The Simple Dollar Time Machine: September 26, 2009

Many newer readers of The Simple Dollar haven’t been exposed to the hundreds of great articles in the archives of the site, so this is a weekly series that highlights the five best posts from one year ago this week, as well as the five best posts from two years ago this week. I call it … the Time Machine.

One Year Ago (September 20-26, 2008)

Personal Energy and Frugality Quite often, you have to take some extra personal action in order to trim your spending. For some people who already have their schedule jammed to the gills, an extra fifteen minutes of relaxation has a very high value – and it’s easy to toss out frugality. So, why not focus on the less time- and energy-intense ways to cut spending?

Looking at Your Career as an Investment Your career is an investment. You rack up experience and connections, and those things pay dividends that help your career as a whole grow.

The Twelve Biggest Personal Finance Mistakes People Make Over and Over Again I see these things pop up over and over and over again, in emails from readers and conversations with people.

Managing the Natural Ups and Downs of Your Workweek Everyone’s workdays and workweeks have natural ups and downs. How can you manage those to maximize your productivity? For me, the biggest key was figuring out my own “energy valleys” and “energy peaks” and doing appropriate things in each area.

Why Many “Alternative Income” Ideas Aren’t Worth Your Time – And What You Might Do With It Instead Alternative income is (usually) a scam of some sort, best avoided. Instead, there are a lot of ways to actually legitimately increase your income.

Two Years Ago (September 20-26, 2007)

When A Frugal Life And Social Gift-Giving Come Into Conflict What do you do when you’re expected to give a gift – particularly an expensive one – when you wouldn’t possibly even want such a thing in return? It’s a real sticky wicket.

The Do-It-Yourself Dilemma: When Things Go Wrong Doing it yourself not only teaches you new skills, but it can also save you money. However, sometimes it can fail (and sometimes it can fail miserably). What do you do then?

Is The Value Menu Really A Value? Comparing The Homemade Double Cheeseburger To The McDonald’s $1 Version I followed up the hamburger post mentioned last week by making my own at home, discovering that I could make a truly awesome cheeseburger for about $1.40.

Why Does Everyone Preach About Index Funds? What They Are And Why They’re Good – From The Very Beginning Index funds are my preferred way to invest – they’re low cost and they diversify your investments without much effort. Here’s the complete case for them.

Making A Major Life Change: Is It Time For Kathy To Abandon The City? There are advantages and disadvantages to city and country living. Here, I contrast the two while trying to help reader Kathy figure out which avenue she should take with her life.

If you’d like to browse through more of the archives, visit the chronology, where all posts are listed in chronological order.

Nine Ways to Get More out of The Simple Dollar
This is kind of a FAQ for new readers and is posted each week along with the Time Machine. Here are nine great ways for new readers to dig deeper into The Simple Dollar.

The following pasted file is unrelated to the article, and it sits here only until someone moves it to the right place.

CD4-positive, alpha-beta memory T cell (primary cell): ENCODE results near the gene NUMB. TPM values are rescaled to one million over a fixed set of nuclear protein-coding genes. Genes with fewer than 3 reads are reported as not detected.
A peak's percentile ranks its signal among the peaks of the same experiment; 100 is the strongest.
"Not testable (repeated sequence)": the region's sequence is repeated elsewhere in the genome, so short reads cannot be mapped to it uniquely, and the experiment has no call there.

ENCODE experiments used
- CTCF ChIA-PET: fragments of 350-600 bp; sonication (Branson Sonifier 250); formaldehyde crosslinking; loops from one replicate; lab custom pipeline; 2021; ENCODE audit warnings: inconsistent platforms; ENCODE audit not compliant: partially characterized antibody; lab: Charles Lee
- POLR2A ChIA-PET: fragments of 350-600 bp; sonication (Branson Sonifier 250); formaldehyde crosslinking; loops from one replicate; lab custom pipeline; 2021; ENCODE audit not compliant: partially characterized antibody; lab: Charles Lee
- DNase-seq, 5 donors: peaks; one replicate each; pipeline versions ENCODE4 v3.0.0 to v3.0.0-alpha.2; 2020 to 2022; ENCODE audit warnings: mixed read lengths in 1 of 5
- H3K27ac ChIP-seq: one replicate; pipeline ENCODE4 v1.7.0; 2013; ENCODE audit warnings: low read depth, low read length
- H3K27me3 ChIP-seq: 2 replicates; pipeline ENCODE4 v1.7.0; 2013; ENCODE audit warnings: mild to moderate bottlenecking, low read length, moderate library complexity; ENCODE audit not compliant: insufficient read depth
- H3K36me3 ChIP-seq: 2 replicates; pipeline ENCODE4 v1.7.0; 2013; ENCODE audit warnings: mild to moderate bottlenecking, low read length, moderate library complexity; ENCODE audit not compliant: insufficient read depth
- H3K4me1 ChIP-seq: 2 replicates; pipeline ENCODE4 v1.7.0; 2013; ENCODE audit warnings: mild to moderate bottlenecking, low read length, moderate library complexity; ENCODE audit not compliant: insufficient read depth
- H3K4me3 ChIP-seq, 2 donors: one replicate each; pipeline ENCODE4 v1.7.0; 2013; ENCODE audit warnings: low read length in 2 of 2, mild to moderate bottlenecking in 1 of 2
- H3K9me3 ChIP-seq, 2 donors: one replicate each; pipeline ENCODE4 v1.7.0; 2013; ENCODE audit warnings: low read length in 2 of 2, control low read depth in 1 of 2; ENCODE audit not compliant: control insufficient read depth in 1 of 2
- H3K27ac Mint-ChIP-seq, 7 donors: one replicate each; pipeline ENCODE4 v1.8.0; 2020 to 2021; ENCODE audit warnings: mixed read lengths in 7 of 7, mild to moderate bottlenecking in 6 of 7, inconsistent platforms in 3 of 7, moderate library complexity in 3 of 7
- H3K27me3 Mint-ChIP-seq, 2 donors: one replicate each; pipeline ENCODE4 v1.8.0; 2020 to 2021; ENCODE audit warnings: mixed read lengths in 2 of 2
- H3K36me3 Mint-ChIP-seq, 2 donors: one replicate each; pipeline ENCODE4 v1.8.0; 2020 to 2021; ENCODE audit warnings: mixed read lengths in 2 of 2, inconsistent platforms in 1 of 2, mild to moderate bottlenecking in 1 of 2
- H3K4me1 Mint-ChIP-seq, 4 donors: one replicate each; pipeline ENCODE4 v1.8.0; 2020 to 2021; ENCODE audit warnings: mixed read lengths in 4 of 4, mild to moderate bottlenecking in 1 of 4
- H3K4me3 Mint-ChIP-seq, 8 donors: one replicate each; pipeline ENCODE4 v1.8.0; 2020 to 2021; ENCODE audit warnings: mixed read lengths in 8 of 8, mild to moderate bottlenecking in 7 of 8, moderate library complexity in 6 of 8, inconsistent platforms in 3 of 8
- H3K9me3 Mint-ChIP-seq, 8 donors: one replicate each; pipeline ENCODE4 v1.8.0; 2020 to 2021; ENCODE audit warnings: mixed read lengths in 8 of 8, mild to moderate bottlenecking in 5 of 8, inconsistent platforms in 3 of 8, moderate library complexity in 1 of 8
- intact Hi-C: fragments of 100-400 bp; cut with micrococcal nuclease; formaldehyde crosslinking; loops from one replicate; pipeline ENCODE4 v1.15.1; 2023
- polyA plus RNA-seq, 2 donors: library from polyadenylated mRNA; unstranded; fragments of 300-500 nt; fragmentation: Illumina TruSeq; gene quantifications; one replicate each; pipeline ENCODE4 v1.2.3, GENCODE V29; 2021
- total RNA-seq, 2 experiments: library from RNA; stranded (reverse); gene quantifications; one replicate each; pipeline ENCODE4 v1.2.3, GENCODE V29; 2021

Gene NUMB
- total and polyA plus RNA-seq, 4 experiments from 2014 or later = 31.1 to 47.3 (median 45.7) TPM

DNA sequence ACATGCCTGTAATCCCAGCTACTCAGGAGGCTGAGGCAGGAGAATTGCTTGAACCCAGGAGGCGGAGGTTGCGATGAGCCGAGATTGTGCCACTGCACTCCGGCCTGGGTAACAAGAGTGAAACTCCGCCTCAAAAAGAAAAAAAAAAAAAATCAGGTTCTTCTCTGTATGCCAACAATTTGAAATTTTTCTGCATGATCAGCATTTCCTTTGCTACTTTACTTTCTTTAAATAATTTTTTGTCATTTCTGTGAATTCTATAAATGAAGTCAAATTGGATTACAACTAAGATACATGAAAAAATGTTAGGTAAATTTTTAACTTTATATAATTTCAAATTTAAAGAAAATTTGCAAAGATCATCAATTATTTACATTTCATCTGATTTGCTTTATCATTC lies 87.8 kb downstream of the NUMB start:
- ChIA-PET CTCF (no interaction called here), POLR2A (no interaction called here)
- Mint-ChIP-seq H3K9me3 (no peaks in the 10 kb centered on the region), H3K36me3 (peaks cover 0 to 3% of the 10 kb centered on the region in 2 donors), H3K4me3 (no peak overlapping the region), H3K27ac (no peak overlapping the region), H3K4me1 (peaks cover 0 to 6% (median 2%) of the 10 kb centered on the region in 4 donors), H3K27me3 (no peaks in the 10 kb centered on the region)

1. Subscribe by email or RSS. Visiting The Simple Dollar’s website is great, but for many people, it’s more convenient to receive the articles in another form. It’s easy to join 60,000 other subscribers and get The Simple Dollar’s content by email or in your RSS feeder (if you’re unfamiliar with RSS, check out Google Reader.

2. Comment. Each article on The Simple Dollar has lively discussion. Just click on the green square in the upper right of each article on the website and join in!

3. Read my story of financial meltdown and recovery. The Simple Dollar isn’t based on what I’ve read in books or learned in school. I’ve made a lifetime of financial mistakes – The Simple Dollar is a record of what works for me during the process of getting my life on a better track.

4. Download my free 49 page e-book. Everything You Ever Really Needed to Know About Personal Finance On Just One Page is completely free. It summarizes all of the key lessons I’ve learned along the way about personal finance in one tidy package – in fact, all of the main principles can be found right on the cover.

5. Follow me on Twitter – or other social networks. I post tons of interesting articles, quotes, follow-up material, commentary, and other material on Twitter. Follow me! If you’re unfamiliar with Twitter, it’s essentially an open discussion forum for people to share ideas and thoughts with other like-minded folks – you just choose the people you want to listen to and their ideas and thoughts are all delivered to you on a single page.

I also participate on several other social networks. Feel free to check me out on (it’s where I collect links, from which I select the ones that appear in my weekly roundups), wakoopa (what software I use), GoodReads (what books I’m reading), Facebook, and FriendFeed (which aggregates everything). I also have an irregularly-updated personal site,

6. Dig through “31 Days to Fix Your Finances.” 31 Days to Fix Your Finances is an article series that outlines how you can get a grip on your finances over the course of a month.

7. Send me your questions and suggestions. Send me an email and let me know what you’re thinking, what you’d like to see, and any questions you might have. I try to respond to as many emails as possible and I read them all. I may even use your question in a future article!

8. Email a great article you find to a friend. Find an article that you think your friend would love? At the bottom of each article, you’ll find a link that says “Email this” – just click on that, type in your friend’s address, and send it right along to them!

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